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Sealstones; iconography

For those who are interested in seals, a couple of suggestions: A
winged helmet is a good guess for Mercury if you are sure its not
really a cres ted helmut! Roman seals are often so indifferently
carved that its diffi cult to make out the details. Wings on the
body usually mean Eros but he normally has bare feet. Best thing to
do is make a clay impression, you can see the details more clearly
and that is how the image is supposed to be viewed. A couple of good
books: John Boardman, Archaic Greek Gems, Engraved Gems ; in fact
anything he has written. Jeffrey Spier, Ancient Gems & Finger R ings,
Catalogue of the Collection, J. Paul Getty Museum. There are really
an awfully lot of possible scenes including heros, legen ds, muses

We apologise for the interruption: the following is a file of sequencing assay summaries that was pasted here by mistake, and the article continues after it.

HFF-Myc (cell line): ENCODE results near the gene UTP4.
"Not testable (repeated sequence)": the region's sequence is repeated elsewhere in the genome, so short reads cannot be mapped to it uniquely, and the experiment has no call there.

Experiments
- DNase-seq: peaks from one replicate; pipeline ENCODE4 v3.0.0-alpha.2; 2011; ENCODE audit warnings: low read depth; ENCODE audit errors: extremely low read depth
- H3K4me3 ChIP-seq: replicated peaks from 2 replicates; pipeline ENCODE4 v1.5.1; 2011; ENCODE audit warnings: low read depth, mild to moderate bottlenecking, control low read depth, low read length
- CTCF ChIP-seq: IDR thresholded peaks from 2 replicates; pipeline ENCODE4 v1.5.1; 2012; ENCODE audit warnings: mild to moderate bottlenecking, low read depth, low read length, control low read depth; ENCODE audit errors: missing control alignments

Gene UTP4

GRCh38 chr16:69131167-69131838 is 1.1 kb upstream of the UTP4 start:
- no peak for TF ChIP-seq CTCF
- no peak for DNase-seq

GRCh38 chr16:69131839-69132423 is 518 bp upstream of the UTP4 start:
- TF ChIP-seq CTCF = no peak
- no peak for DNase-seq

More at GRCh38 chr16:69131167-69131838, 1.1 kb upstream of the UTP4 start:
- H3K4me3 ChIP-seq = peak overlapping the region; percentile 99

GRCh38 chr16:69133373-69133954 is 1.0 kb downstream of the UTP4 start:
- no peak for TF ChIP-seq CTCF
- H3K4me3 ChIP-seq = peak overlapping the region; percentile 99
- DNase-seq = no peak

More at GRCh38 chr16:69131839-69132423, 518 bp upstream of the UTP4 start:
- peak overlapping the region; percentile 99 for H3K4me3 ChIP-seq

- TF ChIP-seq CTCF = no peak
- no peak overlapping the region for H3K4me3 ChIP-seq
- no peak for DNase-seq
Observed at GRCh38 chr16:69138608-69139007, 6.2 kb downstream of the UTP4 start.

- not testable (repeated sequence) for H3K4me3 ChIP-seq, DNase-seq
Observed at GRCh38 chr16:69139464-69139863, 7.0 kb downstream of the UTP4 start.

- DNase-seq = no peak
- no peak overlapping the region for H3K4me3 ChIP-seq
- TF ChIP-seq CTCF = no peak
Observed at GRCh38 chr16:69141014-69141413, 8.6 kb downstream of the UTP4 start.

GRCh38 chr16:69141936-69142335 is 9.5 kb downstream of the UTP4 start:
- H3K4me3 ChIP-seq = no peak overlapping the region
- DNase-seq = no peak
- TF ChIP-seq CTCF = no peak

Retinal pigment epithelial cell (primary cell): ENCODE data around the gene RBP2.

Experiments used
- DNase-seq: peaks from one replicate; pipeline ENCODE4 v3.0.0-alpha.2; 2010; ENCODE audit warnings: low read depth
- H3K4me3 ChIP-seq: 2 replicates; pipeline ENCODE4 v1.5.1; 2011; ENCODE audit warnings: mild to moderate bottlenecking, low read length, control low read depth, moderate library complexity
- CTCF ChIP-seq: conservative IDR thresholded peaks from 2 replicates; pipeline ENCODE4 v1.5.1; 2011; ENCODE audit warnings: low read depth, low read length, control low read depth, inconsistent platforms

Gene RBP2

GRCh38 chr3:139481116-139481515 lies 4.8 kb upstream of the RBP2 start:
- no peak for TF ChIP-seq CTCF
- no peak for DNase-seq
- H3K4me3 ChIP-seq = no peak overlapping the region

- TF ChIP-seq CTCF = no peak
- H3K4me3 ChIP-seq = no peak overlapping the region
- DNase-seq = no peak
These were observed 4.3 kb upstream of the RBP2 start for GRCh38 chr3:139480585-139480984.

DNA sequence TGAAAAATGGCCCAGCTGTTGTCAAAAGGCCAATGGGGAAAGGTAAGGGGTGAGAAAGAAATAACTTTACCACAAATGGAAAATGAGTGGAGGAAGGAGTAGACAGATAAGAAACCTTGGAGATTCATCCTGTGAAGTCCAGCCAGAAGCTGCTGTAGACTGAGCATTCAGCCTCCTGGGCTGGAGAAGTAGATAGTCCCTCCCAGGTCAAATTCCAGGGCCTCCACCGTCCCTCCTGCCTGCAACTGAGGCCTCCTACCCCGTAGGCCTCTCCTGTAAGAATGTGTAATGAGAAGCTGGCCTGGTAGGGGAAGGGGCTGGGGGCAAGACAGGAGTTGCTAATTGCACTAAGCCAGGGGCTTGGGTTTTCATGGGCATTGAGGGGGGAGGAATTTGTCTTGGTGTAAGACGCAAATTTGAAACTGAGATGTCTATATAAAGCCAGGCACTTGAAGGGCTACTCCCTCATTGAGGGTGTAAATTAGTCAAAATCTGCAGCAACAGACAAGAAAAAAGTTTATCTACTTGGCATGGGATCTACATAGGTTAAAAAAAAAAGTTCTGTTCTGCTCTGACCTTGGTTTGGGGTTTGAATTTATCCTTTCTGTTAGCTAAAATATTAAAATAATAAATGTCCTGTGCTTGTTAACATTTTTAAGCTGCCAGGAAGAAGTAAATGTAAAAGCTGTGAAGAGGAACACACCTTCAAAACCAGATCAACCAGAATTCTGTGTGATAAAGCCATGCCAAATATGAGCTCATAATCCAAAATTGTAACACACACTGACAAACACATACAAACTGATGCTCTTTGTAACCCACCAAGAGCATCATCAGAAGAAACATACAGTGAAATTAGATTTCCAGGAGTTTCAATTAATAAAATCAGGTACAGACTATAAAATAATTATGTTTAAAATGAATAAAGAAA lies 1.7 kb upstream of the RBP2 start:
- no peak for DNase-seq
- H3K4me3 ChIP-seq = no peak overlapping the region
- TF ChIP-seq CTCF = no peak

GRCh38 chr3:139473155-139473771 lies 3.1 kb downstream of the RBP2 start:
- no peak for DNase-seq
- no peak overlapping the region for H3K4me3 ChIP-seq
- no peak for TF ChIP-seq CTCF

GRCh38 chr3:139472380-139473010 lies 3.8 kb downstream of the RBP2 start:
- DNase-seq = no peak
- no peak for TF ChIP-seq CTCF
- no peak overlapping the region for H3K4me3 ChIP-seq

and minor deities and demigods. Seals can be very interesting they
are really minature sculptures of the period and reflect the styles
and tastes of that period. Roman seals are available and usually can
be purchased from $200 for a very small or a s mall damaged piece to
around $800 for a really nice larger seal. Men par ticularly like
them in signet style rings, thats how the Roman’s liked th em too.
Greek and Etruscan are rarely available, I’ve found about three, and
add a zero to the price. Richard